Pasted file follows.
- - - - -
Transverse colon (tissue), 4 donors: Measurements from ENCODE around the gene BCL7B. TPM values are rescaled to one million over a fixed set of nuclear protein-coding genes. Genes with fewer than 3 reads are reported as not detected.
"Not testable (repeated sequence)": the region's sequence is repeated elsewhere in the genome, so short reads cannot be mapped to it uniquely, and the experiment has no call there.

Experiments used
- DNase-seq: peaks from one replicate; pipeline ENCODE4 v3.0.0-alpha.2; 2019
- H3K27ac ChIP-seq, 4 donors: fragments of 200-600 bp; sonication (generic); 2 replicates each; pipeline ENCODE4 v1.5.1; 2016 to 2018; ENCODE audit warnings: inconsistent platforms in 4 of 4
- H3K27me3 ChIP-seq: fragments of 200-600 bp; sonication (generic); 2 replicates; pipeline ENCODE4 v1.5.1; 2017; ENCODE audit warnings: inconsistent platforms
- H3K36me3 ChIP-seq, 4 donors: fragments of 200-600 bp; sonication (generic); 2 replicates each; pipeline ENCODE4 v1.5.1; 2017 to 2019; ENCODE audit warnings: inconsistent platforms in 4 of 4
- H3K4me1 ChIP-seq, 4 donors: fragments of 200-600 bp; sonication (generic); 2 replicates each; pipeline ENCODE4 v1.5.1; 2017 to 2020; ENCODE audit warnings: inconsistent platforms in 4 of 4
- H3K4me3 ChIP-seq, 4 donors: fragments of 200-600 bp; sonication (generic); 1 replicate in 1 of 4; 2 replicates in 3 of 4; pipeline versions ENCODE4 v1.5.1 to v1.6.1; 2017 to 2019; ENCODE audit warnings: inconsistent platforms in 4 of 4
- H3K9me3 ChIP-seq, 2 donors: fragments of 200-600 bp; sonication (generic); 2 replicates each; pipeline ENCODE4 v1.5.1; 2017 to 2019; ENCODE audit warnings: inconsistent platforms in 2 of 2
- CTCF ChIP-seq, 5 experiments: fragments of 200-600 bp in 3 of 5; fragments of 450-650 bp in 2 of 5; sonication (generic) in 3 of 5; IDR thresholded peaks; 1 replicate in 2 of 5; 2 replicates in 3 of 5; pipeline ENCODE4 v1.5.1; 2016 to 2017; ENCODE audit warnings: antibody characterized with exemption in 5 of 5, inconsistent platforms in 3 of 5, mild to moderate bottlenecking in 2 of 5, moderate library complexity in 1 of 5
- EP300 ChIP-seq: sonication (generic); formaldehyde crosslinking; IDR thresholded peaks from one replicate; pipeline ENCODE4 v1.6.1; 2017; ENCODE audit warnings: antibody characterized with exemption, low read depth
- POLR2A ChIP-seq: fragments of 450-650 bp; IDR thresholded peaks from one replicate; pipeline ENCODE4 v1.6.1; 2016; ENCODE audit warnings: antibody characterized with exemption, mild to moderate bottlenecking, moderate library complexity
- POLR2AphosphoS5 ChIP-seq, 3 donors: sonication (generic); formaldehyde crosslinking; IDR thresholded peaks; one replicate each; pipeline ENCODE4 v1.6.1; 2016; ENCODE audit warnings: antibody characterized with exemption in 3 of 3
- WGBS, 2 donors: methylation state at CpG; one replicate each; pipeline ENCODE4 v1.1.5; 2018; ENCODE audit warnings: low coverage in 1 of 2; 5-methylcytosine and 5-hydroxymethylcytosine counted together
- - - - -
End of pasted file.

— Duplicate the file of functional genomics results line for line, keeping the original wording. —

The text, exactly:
Transverse colon (tissue), 4 donors: Measurements from ENCODE around the gene BCL7B. TPM values are rescaled to one million over a fixed set of nuclear protein-coding genes. Genes with fewer than 3 reads are reported as not detected.
"Not testable (repeated sequence)": the region's sequence is repeated elsewhere in the genome, so short reads cannot be mapped to it uniquely, and the experiment has no call there.

Experiments used
- DNase-seq: peaks from one replicate; pipeline ENCODE4 v3.0.0-alpha.2; 2019
- H3K27ac ChIP-seq, 4 donors: fragments of 200-600 bp; sonication (generic); 2 replicates each; pipeline ENCODE4 v1.5.1; 2016 to 2018; ENCODE audit warnings: inconsistent platforms in 4 of 4
- H3K27me3 ChIP-seq: fragments of 200-600 bp; sonication (generic); 2 replicates; pipeline ENCODE4 v1.5.1; 2017; ENCODE audit warnings: inconsistent platforms
- H3K36me3 ChIP-seq, 4 donors: fragments of 200-600 bp; sonication (generic); 2 replicates each; pipeline ENCODE4 v1.5.1; 2017 to 2019; ENCODE audit warnings: inconsistent platforms in 4 of 4
- H3K4me1 ChIP-seq, 4 donors: fragments of 200-600 bp; sonication (generic); 2 replicates each; pipeline ENCODE4 v1.5.1; 2017 to 2020; ENCODE audit warnings: inconsistent platforms in 4 of 4
- H3K4me3 ChIP-seq, 4 donors: fragments of 200-600 bp; sonication (generic); 1 replicate in 1 of 4; 2 replicates in 3 of 4; pipeline versions ENCODE4 v1.5.1 to v1.6.1; 2017 to 2019; ENCODE audit warnings: inconsistent platforms in 4 of 4
- H3K9me3 ChIP-seq, 2 donors: fragments of 200-600 bp; sonication (generic); 2 replicates each; pipeline ENCODE4 v1.5.1; 2017 to 2019; ENCODE audit warnings: inconsistent platforms in 2 of 2
- CTCF ChIP-seq, 5 experiments: fragments of 200-600 bp in 3 of 5; fragments of 450-650 bp in 2 of 5; sonication (generic) in 3 of 5; IDR thresholded peaks; 1 replicate in 2 of 5; 2 replicates in 3 of 5; pipeline ENCODE4 v1.5.1; 2016 to 2017; ENCODE audit warnings: antibody characterized with exemption in 5 of 5, inconsistent platforms in 3 of 5, mild to moderate bottlenecking in 2 of 5, moderate library complexity in 1 of 5
- EP300 ChIP-seq: sonication (generic); formaldehyde crosslinking; IDR thresholded peaks from one replicate; pipeline ENCODE4 v1.6.1; 2017; ENCODE audit warnings: antibody characterized with exemption, low read depth
- POLR2A ChIP-seq: fragments of 450-650 bp; IDR thresholded peaks from one replicate; pipeline ENCODE4 v1.6.1; 2016; ENCODE audit warnings: antibody characterized with exemption, mild to moderate bottlenecking, moderate library complexity
- POLR2AphosphoS5 ChIP-seq, 3 donors: sonication (generic); formaldehyde crosslinking; IDR thresholded peaks; one replicate each; pipeline ENCODE4 v1.6.1; 2016; ENCODE audit warnings: antibody characterized with exemption in 3 of 3
- WGBS, 2 donors: methylation state at CpG; one replicate each; pipeline ENCODE4 v1.1.5; 2018; ENCODE audit warnings: low coverage in 1 of 2; 5-methylcytosine and 5-hydroxymethylcytosine counted together